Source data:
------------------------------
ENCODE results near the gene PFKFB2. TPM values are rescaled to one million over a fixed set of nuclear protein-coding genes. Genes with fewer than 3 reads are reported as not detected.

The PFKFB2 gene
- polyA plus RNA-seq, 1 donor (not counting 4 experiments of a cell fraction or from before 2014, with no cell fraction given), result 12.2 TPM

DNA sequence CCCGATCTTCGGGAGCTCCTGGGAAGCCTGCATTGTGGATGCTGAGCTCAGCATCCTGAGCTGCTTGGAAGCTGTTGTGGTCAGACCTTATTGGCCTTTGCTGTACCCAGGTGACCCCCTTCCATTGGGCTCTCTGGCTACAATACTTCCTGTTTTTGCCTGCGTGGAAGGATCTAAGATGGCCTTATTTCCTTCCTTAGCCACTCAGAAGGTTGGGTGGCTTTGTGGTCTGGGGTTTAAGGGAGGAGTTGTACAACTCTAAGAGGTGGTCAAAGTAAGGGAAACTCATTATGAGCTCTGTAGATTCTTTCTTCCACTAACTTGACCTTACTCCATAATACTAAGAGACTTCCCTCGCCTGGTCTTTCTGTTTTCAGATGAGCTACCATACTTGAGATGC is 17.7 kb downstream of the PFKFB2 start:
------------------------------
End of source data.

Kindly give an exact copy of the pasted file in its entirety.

ENCODE results near the gene PFKFB2. TPM values are rescaled to one million over a fixed set of nuclear protein-coding genes. Genes with fewer than 3 reads are reported as not detected.

The PFKFB2 gene
- polyA plus RNA-seq, 1 donor (not counting 4 experiments of a cell fraction or from before 2014, with no cell fraction given), result 12.2 TPM

DNA sequence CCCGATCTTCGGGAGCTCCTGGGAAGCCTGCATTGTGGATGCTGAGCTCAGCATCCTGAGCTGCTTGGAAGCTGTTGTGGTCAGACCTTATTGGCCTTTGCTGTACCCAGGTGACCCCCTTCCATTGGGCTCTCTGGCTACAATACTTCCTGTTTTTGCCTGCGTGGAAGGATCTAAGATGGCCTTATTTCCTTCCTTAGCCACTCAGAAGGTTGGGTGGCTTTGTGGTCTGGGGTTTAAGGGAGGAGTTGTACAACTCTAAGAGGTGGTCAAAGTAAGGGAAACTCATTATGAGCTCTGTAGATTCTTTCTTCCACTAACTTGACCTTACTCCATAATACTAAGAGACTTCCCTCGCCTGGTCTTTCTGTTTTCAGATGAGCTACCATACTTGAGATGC is 17.7 kb downstream of the PFKFB2 start: